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Brain Res Dev Brain Res. 1997 Jul 18;101(1-2):107-14.

Influence of the neuropeptide somatostatin on the development of dendritic morphology: a cysteamine-depletion study in the rat auditory brainstem.

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Zentrum der Physiologie, Klinikum der Johann-Wolfgang-Goethe-Universit├Ąt Frankfurt, Germany.


We investigated the functional role of somatostatin during early ontogeny of the brain, when the neuropeptide as well as its receptors are heavily expressed in the auditory brainstem. Rat pups received a daily injection of cysteamine which, when applied at low concentrations, most selectively depletes somatostatin. Neurons from the lateral superior olive, an auditory brainstem nucleus which transiently receives a dense somatostatinergic input, were intracellularly labeled at postnatal day 14 or 18. The dendritic morphology of these neurons was then analyzed quantitatively and compared with neurons from controls. Cysteamine treatment induced a reduction of the number of dendritic end points by more than 50%. At postnatal day 14, for example, controls and somatostatin-depleted animals had an average of 58 and 28 end points, respectively. The number of primary dendrites was also significantly reduced by cysteamine. In contrast, the size of the somata, the orientation of the dendritic trees within the lateral superior olive, the dendritic areas, and the cross-sectional size of the lateral superior olive were not altered. These results indicate that somatostatin depletion during early development has profound effects on the maturation of dendritic morphology. The selective influence on the dendritic trees suggests that somatostatin acts as an endogenous trophic peptide and promotes the achievement of dendritic complexity.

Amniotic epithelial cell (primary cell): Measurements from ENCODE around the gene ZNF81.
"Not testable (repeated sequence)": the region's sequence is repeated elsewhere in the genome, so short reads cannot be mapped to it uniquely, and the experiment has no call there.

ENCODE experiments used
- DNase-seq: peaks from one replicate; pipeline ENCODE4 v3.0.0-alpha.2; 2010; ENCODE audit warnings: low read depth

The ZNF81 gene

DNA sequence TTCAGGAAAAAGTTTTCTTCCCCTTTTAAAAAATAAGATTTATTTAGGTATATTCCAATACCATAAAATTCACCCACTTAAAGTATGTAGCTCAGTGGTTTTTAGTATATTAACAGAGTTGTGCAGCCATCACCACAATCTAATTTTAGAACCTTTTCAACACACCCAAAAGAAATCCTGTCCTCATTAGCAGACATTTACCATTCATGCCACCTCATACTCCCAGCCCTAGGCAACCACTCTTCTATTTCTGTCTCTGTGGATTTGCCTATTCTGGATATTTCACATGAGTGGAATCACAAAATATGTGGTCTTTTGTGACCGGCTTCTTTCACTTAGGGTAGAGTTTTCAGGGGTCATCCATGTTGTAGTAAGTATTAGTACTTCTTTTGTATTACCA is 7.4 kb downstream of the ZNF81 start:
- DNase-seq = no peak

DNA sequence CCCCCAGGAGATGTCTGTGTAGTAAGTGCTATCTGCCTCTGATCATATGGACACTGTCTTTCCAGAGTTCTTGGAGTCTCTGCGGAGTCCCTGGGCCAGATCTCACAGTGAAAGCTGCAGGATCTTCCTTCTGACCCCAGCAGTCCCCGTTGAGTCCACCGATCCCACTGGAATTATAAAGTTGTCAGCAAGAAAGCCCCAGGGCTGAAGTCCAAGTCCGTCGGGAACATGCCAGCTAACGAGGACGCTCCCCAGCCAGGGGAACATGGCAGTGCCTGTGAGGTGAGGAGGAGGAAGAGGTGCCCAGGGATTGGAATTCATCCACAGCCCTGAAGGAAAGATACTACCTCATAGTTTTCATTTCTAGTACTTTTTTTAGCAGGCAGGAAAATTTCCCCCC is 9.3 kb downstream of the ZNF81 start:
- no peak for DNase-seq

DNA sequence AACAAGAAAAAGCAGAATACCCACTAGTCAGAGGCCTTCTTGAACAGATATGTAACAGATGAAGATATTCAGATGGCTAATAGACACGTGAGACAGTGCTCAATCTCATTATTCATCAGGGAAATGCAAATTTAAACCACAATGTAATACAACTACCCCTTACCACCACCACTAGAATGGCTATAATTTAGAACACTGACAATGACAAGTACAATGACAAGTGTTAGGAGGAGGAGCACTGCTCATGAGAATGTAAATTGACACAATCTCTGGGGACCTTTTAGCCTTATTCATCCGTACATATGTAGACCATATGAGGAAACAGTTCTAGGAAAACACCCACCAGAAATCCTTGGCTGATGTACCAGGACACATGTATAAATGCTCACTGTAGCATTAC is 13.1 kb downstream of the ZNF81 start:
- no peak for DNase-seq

[Indexed for MEDLINE]

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